While Renuka has made her peace with leaving her parental home after marriage, Bhanumathi is troubled by this convention. Isn't it unfair to expect a woman to give up all that she has loved since childhood only because a rajkumar (prince) comes into her life, Bhanumathi asks.

So when Raju arrives with Bujji, Bhanumathi wants to be assured that Raju is worthy of her sister, and at the same time, she doesn't want Renuka to leave for the US after marrying him. Raju and Renuka have the mandatory awkward chat between bride and groom with Bhanumathi eavesdropping. It all seems to be going well until Raju says that he'd like Varun's "approval" too of the bride. 

That is enough for Bhanumathi to take offence and cast Varun as the unwitting villain of the drama. When the young doctor from America arrives, Bhanumathi, who is sent to receive him at the railway station, is determined to put him in his place. She's decided he is the typical non-resident Indian (NRI) who cribs about bad Indian roads and whenever she suspects he's attempting to mansplain, she hits back with some sharp repartee. Varun is puzzled by Bhanumathi's attitude, but is charmed in spite of himself.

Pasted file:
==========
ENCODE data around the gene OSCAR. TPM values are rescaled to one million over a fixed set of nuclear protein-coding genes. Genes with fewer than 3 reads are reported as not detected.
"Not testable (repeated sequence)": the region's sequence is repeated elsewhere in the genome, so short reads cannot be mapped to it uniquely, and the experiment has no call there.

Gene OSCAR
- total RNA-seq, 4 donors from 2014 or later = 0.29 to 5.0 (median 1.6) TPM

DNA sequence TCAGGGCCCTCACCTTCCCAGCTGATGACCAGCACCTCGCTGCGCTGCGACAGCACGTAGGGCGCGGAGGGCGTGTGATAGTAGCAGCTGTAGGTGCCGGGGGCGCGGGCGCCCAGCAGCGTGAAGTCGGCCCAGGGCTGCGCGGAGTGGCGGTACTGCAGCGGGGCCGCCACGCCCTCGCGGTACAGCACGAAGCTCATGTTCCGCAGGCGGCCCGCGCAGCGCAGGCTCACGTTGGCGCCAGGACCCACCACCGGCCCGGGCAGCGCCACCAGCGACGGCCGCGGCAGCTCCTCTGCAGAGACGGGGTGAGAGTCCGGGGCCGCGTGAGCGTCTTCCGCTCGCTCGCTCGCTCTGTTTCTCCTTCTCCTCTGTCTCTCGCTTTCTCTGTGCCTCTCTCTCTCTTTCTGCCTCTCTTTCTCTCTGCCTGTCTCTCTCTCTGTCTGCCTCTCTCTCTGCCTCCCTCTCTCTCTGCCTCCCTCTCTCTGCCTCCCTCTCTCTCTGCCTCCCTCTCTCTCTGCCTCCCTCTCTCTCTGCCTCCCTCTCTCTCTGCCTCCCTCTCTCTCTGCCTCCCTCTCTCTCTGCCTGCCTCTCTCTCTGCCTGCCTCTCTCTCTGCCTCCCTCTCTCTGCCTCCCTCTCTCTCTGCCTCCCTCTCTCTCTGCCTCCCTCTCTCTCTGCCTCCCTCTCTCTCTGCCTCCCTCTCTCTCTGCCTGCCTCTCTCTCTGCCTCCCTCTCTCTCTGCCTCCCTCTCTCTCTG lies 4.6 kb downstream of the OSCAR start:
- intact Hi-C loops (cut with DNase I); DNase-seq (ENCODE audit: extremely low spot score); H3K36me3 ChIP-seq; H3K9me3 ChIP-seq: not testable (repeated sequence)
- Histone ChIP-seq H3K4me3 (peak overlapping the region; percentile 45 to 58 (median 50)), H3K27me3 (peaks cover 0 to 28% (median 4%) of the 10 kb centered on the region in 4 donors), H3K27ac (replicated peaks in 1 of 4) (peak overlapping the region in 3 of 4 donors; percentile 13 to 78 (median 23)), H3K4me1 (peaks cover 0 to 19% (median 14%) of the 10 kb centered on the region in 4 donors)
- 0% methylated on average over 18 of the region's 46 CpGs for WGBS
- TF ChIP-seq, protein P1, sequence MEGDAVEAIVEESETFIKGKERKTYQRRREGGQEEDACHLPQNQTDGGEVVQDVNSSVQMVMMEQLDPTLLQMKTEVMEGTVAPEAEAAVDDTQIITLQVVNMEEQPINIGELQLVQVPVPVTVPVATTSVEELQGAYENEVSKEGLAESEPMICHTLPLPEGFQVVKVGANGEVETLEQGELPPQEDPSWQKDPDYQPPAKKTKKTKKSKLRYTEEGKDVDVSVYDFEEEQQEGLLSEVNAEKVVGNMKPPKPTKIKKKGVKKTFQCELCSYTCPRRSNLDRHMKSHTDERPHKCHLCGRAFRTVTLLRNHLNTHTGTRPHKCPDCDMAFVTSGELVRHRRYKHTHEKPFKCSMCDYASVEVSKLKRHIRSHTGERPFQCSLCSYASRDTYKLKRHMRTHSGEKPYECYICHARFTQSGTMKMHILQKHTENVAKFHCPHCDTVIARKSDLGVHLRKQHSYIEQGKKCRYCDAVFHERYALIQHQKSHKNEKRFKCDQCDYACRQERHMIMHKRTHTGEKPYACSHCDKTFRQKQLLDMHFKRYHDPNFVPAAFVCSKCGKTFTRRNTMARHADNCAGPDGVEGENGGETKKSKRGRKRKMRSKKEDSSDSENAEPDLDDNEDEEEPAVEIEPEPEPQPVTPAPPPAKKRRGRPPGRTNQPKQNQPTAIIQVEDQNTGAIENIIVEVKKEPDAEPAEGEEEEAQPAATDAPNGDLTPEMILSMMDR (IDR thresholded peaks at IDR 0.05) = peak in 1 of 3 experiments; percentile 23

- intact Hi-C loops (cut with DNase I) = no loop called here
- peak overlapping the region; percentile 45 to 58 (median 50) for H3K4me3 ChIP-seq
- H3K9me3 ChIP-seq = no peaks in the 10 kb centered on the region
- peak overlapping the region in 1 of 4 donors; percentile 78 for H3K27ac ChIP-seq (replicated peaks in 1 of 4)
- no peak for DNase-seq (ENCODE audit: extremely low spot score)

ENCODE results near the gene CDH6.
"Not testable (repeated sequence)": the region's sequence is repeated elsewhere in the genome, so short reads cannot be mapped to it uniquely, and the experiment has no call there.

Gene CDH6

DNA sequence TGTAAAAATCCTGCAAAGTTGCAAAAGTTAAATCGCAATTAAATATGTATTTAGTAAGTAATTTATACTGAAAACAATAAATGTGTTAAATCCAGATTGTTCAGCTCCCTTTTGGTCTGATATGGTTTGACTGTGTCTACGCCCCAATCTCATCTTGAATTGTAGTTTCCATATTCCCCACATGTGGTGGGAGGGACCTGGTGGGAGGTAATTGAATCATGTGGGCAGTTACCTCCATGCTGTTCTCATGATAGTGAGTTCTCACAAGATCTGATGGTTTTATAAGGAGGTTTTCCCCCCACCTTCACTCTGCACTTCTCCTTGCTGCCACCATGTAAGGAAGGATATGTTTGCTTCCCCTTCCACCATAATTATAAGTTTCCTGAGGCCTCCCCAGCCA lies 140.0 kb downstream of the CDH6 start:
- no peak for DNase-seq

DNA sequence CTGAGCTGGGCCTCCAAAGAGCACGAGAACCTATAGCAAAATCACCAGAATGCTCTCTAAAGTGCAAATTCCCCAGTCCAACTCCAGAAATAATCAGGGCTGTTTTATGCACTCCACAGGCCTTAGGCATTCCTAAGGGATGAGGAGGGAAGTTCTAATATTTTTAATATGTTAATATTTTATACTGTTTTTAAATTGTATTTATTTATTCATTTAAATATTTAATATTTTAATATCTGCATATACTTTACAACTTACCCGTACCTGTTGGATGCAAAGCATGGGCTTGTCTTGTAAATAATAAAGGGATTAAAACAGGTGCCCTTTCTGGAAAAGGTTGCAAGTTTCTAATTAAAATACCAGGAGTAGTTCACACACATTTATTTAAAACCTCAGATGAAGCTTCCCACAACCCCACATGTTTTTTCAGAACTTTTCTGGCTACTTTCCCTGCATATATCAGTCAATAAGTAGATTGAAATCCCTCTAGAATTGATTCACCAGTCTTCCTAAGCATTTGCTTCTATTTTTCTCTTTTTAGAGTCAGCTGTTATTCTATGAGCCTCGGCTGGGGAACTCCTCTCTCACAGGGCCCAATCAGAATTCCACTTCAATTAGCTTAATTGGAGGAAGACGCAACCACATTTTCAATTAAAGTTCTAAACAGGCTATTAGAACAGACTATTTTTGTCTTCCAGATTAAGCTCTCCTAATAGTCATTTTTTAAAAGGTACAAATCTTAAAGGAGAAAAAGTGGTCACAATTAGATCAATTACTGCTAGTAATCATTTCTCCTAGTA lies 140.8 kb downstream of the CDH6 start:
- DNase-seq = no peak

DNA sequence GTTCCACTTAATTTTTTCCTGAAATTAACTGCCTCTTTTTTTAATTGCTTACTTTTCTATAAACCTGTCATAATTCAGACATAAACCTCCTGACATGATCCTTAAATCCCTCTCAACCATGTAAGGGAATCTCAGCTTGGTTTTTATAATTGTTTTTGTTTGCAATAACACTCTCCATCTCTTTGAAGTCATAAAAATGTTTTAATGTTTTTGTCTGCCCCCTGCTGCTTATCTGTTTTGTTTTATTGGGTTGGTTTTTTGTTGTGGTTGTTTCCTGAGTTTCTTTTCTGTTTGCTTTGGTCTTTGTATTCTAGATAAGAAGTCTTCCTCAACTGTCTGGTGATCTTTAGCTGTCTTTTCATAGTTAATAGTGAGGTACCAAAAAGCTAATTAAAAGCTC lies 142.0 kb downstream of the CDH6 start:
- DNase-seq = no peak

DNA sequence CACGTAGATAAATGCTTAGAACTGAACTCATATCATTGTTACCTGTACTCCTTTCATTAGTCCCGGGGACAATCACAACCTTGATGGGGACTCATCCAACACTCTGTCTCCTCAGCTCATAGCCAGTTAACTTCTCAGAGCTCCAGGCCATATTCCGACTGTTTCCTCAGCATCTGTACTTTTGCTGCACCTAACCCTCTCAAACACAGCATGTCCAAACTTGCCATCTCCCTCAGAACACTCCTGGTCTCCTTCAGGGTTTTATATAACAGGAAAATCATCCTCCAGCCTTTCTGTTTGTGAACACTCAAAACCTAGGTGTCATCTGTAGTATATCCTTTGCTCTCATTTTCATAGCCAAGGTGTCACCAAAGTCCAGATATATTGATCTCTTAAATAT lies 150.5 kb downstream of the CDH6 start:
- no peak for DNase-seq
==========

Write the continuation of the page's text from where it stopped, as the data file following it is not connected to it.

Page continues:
What follows is an enjoyable banter in the Telangana dialect, with a suggestion of the 'Vachinde' song in the background that serves to build up the attraction that they feel for each other but are reluctant to admit. Bhanumathi could have careened into the infamous Manic Pixie Dream Girl cliché if not for the nuance that the actor brings to the character. Whether she's expertly steering a tractor in the verdant fields of Banswada or pranking Varun with lizards (he's phobic), Pallavi never goes overboard. 

When Bhanumathi becomes comfortable with Varun and starts contemplating a life with him, she agrees to his suggestion that he help her prepare for her exams. In the scene when they're together in her room,  Varun giggles when she says 'rubber' for an eraser. He hesitantly goes on to explain that a rubber means 'condom' in the US, but Bhanumathi only laughs and tells him that there's no need for him to feel so shy and that she's well aware of what condoms are. Kammula subtly overturns the viewer's expectations on what a small town Telugu heroine ought to be like, and the little surprises keep the film engaging.